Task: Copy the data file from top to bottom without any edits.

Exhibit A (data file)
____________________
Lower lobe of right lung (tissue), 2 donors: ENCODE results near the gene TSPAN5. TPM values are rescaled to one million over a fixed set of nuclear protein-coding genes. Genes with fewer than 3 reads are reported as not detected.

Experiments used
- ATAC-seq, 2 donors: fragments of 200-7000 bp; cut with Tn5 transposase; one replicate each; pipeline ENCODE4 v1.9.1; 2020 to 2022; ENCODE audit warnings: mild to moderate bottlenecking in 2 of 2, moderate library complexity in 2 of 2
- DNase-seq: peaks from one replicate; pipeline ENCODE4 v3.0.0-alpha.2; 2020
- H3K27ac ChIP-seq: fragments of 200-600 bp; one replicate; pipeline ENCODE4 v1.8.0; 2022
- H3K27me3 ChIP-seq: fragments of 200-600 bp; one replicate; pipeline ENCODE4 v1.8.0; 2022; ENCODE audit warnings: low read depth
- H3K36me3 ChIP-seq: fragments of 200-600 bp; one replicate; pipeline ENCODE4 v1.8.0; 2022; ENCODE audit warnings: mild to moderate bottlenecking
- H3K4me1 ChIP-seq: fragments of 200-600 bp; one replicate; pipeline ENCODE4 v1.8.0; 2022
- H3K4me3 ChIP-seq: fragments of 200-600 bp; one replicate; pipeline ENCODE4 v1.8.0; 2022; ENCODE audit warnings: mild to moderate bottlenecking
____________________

Lower lobe of right lung (tissue), 2 donors: ENCODE results near the gene TSPAN5. TPM values are rescaled to one million over a fixed set of nuclear protein-coding genes. Genes with fewer than 3 reads are reported as not detected.

Experiments used
- ATAC-seq, 2 donors: fragments of 200-7000 bp; cut with Tn5 transposase; one replicate each; pipeline ENCODE4 v1.9.1; 2020 to 2022; ENCODE audit warnings: mild to moderate bottlenecking in 2 of 2, moderate library complexity in 2 of 2
- DNase-seq: peaks from one replicate; pipeline ENCODE4 v3.0.0-alpha.2; 2020
- H3K27ac ChIP-seq: fragments of 200-600 bp; one replicate; pipeline ENCODE4 v1.8.0; 2022
- H3K27me3 ChIP-seq: fragments of 200-600 bp; one replicate; pipeline ENCODE4 v1.8.0; 2022; ENCODE audit warnings: low read depth
- H3K36me3 ChIP-seq: fragments of 200-600 bp; one replicate; pipeline ENCODE4 v1.8.0; 2022; ENCODE audit warnings: mild to moderate bottlenecking
- H3K4me1 ChIP-seq: fragments of 200-600 bp; one replicate; pipeline ENCODE4 v1.8.0; 2022
- H3K4me3 ChIP-seq: fragments of 200-600 bp; one replicate; pipeline ENCODE4 v1.8.0; 2022; ENCODE audit warnings: mild to moderate bottlenecking